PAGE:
THE BIBLE IS DEAD; LONG LIVE THE BIBLE

Photo_11595_landscape_largeTimothy Beal in The Chronicle:

When it comes to the Bible, many feel there is a single right meaning—the one its divine author intended. "Well, what does the Bible say?" "The Bible is very clear about that." This is part of the iconicity of the Bible in contemporary society, the idea of it as the one and only divinely authored and guaranteed book of answers, with one answer per question. No more, no less.

For many potential Bible readers, that expectation that the Bible is univocal is paralyzing. You notice what seem to be contradictions or tensions between different voices in the text. You can't find an obvious way to reconcile them. You figure that it must be your problem. You don't know how to read it correctly, or you're missing something. If the Bible is God's perfect, infallible Word, then any misunderstanding or ambiguity must be the result of our own depravity. So you either give up or let someone holier than thou tell you "what it really says." I think that's tragic. You're letting someone else impoverish it for you, when in fact you have just brushed up against the rich polyvocality of biblical literature.

The Bible is anything but univocal about anything. It is a cacopho­ny of voices and perspectives, often in conflict with one another. In many ways, those dedicated to removing all potential biblical contradictions, to making the Bible entirely consistent with itself, are no different from irreligious debunkers of the Bible, Christianity, and religion in general. Many from both camps seem to believe that simply demonstrating that the Bible is full of inconsistencies and contradictions is enough to discredit any religious tradition that embraces it as Scripture.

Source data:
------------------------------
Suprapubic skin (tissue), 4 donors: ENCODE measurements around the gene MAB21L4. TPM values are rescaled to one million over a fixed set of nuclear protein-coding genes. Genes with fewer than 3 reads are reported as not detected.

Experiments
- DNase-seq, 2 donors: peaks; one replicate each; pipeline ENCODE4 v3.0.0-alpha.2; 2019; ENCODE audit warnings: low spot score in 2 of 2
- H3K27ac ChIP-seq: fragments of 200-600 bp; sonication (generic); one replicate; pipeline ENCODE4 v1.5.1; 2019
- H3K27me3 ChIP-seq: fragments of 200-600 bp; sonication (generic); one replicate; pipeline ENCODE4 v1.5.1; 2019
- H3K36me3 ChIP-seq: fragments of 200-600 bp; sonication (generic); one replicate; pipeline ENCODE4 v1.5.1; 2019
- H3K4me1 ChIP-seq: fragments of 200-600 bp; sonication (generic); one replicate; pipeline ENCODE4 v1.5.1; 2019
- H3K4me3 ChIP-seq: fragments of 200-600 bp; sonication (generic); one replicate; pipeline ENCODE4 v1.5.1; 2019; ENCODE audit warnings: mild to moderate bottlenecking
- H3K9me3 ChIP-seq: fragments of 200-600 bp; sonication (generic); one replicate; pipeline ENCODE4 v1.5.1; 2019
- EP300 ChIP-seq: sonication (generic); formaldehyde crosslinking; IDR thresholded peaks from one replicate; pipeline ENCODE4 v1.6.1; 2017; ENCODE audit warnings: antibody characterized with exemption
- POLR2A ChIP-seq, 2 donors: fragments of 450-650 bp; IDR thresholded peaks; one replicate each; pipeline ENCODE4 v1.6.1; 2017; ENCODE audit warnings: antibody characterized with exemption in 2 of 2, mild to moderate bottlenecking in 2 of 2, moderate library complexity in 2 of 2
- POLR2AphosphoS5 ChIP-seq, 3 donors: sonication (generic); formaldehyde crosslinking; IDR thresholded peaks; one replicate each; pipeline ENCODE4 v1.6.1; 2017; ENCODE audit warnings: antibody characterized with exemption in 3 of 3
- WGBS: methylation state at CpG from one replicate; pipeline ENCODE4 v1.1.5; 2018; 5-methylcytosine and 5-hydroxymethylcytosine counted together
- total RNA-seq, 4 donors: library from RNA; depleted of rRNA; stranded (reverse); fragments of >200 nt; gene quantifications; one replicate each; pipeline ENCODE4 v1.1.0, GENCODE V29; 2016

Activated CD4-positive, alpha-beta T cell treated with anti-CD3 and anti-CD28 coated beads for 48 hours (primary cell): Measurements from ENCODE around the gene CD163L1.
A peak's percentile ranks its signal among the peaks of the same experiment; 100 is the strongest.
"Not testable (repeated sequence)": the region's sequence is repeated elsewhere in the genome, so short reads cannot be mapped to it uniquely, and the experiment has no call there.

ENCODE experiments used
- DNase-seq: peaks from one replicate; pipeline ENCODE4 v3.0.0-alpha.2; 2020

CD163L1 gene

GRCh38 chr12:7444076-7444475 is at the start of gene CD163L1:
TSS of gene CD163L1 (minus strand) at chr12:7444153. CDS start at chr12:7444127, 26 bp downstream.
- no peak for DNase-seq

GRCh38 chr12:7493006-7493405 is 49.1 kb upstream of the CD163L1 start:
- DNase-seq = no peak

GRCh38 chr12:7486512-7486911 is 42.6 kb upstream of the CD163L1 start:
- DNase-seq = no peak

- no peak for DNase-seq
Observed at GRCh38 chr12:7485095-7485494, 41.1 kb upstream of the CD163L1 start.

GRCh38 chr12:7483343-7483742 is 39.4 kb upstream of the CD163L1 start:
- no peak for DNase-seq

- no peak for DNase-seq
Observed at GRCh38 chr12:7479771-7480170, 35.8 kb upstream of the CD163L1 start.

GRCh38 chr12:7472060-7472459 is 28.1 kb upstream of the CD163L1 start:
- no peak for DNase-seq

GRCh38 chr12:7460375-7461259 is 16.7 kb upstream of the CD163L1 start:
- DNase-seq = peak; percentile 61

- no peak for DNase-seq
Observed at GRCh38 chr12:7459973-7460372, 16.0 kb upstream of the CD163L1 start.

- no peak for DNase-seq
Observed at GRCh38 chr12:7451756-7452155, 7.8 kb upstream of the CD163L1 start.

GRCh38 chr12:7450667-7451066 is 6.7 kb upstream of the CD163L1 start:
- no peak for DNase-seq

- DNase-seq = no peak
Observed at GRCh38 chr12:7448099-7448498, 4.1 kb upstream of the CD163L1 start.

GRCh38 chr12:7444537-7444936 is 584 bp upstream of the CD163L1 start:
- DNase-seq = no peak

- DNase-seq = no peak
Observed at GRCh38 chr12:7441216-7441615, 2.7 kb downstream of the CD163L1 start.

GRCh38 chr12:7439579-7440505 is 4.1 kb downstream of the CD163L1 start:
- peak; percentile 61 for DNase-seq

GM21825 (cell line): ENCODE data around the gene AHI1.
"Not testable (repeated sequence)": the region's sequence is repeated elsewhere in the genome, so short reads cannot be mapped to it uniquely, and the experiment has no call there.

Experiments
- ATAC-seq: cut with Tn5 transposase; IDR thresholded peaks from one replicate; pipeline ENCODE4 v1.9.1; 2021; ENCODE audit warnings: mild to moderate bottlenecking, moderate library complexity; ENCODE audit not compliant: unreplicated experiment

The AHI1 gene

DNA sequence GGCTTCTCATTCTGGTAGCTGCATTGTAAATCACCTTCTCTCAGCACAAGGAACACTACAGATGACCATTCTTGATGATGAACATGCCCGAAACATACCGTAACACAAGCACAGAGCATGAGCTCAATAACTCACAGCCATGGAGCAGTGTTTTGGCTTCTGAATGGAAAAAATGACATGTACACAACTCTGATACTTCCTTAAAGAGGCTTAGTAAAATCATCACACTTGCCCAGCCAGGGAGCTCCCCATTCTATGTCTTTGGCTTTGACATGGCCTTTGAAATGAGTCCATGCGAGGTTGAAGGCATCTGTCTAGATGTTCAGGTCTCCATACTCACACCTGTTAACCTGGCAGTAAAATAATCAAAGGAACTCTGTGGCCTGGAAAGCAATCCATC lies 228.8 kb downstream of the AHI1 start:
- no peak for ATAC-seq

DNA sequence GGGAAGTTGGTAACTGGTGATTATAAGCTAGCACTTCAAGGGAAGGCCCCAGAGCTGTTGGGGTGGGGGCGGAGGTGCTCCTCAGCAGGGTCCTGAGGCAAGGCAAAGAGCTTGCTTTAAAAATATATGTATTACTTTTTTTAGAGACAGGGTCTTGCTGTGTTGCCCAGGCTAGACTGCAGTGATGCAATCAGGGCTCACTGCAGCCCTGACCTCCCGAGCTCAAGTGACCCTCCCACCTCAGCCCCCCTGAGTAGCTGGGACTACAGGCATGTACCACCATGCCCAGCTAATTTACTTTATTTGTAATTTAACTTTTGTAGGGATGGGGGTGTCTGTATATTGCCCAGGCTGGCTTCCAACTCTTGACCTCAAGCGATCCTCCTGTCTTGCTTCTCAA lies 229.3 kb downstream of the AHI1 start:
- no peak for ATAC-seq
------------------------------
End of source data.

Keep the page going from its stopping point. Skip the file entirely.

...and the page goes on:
Bible debunkers and Bible defenders are kindred spirits. They agree that the Bible is on trial.

Comment by Neal on April 18, 2011 at 1:32pm

That will never fly. If it does, they should make it legal to slap a theist when spouting nonsense at your family, friends or you.

 

Almost relates to the religious civil liberty blog, bullshit. They want freedom of speech for them, not you.